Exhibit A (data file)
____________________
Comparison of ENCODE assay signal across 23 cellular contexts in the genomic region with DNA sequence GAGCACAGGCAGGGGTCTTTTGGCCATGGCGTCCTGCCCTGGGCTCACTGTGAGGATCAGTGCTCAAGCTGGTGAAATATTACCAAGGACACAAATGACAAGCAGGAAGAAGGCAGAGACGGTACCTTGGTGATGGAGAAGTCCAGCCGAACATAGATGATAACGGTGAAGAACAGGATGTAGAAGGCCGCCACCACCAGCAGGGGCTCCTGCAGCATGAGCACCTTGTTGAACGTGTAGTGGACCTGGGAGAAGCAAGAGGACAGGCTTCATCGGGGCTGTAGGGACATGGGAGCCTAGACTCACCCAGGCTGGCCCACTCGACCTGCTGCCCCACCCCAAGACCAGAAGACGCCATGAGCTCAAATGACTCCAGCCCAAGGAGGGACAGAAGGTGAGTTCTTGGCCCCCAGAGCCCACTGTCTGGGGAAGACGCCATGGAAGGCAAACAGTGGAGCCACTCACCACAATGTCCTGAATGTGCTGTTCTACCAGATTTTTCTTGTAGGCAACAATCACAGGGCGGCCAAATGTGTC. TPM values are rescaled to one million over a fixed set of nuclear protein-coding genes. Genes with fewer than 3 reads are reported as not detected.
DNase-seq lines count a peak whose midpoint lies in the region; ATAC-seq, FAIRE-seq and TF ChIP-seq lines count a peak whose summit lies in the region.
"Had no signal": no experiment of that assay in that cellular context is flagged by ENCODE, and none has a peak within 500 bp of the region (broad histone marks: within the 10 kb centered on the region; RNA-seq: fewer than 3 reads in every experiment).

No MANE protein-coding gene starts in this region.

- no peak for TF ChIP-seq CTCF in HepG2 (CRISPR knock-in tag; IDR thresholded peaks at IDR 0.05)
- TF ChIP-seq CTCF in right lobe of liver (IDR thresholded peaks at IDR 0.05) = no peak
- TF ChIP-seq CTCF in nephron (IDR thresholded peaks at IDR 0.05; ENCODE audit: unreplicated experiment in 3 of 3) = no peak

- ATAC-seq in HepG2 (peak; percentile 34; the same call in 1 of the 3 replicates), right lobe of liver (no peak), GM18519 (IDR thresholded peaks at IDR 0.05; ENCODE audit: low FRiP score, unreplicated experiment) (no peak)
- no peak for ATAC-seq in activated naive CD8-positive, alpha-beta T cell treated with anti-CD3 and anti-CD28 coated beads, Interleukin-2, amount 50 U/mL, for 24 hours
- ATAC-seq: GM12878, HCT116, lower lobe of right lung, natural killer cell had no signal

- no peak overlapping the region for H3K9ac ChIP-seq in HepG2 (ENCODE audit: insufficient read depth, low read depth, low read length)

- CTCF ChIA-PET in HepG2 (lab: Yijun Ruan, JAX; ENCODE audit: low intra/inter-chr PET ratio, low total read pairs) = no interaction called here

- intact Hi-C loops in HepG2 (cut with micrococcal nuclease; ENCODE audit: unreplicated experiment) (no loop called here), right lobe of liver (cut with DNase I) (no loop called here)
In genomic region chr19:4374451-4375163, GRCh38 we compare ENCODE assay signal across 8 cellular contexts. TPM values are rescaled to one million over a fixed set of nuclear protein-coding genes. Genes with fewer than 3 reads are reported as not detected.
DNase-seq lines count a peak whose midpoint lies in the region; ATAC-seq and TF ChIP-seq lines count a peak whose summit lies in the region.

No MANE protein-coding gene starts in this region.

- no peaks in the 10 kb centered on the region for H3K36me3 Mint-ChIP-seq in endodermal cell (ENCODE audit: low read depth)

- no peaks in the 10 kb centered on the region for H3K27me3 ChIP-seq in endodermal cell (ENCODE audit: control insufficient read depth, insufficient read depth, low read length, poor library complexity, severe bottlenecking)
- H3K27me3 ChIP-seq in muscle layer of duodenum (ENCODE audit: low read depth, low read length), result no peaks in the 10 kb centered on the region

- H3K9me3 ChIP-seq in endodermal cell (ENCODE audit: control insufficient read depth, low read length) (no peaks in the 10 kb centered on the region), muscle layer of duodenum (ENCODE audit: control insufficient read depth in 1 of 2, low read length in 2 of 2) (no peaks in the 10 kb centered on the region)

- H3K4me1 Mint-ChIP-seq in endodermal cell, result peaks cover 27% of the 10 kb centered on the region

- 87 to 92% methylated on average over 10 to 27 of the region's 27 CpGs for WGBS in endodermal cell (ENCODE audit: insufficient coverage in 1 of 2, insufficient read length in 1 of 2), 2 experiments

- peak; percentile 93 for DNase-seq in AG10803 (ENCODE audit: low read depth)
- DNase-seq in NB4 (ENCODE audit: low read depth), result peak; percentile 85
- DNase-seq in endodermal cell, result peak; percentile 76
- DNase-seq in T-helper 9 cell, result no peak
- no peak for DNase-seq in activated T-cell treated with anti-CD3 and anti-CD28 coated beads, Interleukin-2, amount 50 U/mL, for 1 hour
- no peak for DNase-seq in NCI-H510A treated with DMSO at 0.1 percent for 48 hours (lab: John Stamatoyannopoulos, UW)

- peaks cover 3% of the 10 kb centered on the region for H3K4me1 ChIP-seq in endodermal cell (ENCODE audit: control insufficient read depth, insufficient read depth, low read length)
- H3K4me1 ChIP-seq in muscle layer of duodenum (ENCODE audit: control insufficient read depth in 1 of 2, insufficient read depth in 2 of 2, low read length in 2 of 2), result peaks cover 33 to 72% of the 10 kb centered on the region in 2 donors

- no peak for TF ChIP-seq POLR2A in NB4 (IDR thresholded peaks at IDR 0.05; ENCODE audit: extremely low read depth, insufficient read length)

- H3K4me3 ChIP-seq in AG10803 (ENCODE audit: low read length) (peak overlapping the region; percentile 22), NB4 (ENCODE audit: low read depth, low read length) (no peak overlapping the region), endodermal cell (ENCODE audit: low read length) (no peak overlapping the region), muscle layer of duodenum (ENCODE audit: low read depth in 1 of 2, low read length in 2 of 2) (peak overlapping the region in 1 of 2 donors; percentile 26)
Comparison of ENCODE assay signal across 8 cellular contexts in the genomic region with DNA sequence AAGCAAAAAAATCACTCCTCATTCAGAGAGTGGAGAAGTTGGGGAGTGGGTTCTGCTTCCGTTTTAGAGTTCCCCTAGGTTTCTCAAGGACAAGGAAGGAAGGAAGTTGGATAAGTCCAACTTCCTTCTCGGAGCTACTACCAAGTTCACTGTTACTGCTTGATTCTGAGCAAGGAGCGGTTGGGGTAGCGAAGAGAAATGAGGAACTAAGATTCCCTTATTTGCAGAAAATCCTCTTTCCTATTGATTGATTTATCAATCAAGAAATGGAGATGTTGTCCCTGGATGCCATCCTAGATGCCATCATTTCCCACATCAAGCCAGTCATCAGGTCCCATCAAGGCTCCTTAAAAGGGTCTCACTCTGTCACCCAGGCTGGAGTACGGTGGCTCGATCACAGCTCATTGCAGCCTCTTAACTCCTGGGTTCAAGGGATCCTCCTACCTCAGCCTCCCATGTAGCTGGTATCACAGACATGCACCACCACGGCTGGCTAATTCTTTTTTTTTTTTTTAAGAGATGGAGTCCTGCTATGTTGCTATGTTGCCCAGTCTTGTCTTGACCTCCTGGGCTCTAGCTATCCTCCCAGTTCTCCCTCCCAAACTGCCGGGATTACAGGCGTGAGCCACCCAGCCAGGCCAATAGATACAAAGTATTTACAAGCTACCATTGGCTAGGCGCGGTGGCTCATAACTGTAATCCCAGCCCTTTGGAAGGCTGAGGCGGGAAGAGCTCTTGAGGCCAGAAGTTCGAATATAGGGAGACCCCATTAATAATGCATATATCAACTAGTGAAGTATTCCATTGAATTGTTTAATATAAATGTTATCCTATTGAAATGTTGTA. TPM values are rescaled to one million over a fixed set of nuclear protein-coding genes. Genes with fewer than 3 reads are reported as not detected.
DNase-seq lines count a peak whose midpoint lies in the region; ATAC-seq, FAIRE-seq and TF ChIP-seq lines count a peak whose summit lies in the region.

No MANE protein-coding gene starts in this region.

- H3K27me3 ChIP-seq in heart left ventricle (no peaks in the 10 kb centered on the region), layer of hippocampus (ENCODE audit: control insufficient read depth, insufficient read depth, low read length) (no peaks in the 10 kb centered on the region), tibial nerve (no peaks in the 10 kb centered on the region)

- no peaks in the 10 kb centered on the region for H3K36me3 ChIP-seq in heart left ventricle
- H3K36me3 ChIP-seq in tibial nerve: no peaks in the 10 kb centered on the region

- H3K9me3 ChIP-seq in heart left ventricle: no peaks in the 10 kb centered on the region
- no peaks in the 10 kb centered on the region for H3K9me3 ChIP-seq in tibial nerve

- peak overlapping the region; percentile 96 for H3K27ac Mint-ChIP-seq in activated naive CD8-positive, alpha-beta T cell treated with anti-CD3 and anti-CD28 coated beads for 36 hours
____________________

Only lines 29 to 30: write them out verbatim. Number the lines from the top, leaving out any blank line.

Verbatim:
- peaks cover 3% of the 10 kb centered on the region for H3K4me1 ChIP-seq in endodermal cell (ENCODE audit: control insufficient read depth, insufficient read depth, low read length)
- H3K4me1 ChIP-seq in muscle layer of duodenum (ENCODE audit: control insufficient read depth in 1 of 2, insufficient read depth in 2 of 2, low read length in 2 of 2), result peaks cover 33 to 72% of the 10 kb centered on the region in 2 donors